4. 4. © 2017 Pythian 4 ABOUT PYTHIAN Pythian’s 400+ IT professionals help companies adopt and manage disruptive technologies to better compete
  5. 5. © 2017 Pythian 5 Systems currently managed by Pythian EXPERIENCED Pythian experts in 35 countries GLOBAL Millennia of experience gathered and shared over 19 years EXPERTS 11,800 2400
  6. 6. © 2017 Pythian 6 •
  7. 7. © 2017 Pythian 7 •
  8. 8. © 2017 Pythian 8 Can I comment or ask questions during the presentation? Photo by Day Donaldson / CC BY 2.0
  9. 9. © 2017 Pythian 9 Photo by Day Donaldson / CC BY 2.0 Oracle Database on AWS Getting the BEST out of RDS and EC2 It's a nice title, but.... WTH* did you mean here? * WTH = WTF What do you expect?
  10. 10. © 2017 Pythian 10
  11. 11. © 2017 Pythian 11 GOAL OF THE PRESENTATION • When someone (AWS) promises to do something for you (*aaS) – You have to accept how it's done, – Use some workarounds, – Be ready for trade-offs. • Provide information to help you choose wisely:
  12. 12. © 2017 Pythian 12 NOT ON AGENDA • Basics of AWS • Why cloud and why AWS? • Choosing between cloud vendors • Terminology • The right way of ... I mean it! It's not included!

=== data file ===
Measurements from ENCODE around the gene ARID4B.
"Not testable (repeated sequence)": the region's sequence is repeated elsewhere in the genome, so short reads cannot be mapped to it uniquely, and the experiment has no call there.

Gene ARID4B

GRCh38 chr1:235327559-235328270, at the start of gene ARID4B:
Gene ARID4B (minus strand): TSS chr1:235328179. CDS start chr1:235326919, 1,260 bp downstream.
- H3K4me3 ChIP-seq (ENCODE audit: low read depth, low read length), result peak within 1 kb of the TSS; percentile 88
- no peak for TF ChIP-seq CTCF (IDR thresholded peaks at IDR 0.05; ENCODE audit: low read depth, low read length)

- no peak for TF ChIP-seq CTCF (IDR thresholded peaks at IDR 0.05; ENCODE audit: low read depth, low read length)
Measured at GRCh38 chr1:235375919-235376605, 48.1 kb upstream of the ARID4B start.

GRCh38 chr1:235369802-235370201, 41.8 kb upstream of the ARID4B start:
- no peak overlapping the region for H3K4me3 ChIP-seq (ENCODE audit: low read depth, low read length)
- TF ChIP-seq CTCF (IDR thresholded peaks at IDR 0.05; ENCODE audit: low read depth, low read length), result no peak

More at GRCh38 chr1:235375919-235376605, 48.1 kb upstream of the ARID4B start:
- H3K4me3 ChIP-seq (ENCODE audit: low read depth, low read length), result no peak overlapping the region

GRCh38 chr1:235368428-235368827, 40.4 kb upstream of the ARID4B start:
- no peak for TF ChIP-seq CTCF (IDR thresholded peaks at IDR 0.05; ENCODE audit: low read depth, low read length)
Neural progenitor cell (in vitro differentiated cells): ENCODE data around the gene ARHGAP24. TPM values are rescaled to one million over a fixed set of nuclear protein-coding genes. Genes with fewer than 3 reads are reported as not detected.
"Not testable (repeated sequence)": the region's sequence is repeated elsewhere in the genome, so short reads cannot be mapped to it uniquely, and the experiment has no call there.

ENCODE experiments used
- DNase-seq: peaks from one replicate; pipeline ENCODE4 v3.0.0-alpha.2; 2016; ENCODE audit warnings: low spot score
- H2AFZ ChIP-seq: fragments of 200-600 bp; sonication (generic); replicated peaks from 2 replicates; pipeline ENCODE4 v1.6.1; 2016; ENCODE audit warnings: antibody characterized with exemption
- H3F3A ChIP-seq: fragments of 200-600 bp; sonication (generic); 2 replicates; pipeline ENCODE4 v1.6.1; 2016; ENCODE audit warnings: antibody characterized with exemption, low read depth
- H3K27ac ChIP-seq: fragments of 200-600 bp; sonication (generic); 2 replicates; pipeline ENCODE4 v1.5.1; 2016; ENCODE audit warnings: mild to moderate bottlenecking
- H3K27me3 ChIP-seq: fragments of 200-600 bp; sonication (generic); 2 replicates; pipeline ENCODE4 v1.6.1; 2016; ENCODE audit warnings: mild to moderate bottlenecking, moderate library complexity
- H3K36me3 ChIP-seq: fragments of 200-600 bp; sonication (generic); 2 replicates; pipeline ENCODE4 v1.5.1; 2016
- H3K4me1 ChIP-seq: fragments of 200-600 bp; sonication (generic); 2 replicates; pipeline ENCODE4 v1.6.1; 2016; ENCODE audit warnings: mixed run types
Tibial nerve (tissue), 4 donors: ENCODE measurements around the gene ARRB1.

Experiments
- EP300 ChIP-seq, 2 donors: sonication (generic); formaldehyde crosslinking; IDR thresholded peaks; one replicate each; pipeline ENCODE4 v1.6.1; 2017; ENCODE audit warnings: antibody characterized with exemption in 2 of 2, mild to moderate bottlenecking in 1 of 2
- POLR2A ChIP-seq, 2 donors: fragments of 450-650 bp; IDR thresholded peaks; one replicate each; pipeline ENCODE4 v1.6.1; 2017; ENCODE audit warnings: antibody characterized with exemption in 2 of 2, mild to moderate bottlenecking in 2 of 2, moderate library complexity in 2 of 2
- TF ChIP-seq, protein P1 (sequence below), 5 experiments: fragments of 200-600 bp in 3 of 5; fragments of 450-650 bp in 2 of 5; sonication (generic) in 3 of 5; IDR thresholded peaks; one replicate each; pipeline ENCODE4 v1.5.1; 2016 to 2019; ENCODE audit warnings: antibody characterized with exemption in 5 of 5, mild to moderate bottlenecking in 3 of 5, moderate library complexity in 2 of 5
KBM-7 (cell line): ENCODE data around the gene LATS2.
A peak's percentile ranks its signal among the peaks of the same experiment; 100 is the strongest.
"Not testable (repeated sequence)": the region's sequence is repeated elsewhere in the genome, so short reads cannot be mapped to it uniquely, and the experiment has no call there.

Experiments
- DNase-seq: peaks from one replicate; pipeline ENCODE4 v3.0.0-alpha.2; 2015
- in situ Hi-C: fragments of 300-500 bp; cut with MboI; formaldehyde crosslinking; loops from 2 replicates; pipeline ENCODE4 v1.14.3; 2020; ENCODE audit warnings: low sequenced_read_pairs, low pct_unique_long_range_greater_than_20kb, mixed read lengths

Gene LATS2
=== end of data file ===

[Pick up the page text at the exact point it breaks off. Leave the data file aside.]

13. 13. © 2017 Pythian 13 OPTIONS ... for Oracle DBs on AWS
  14. 14. © 2017 Pythian 14 DEFINITIONS FROM AWS DOCUMENTATION • RDS – Amazon Relational Database Service (Amazon RDS) is a web service that makes it easier to set up, operate, and scale a relational database in the cloud. It provides cost-efficient, resizable capacity for an industry-standard relational database and manages common database administration tasks. • EC2 – Amazon Elastic Compute Cloud (Amazon EC2) is a web service that provides secure, resizable compute capacity in the cloud. It is designed to make web-scale cloud computing easier for developers. They don't say they'll do it for you! ... it will just be easier :)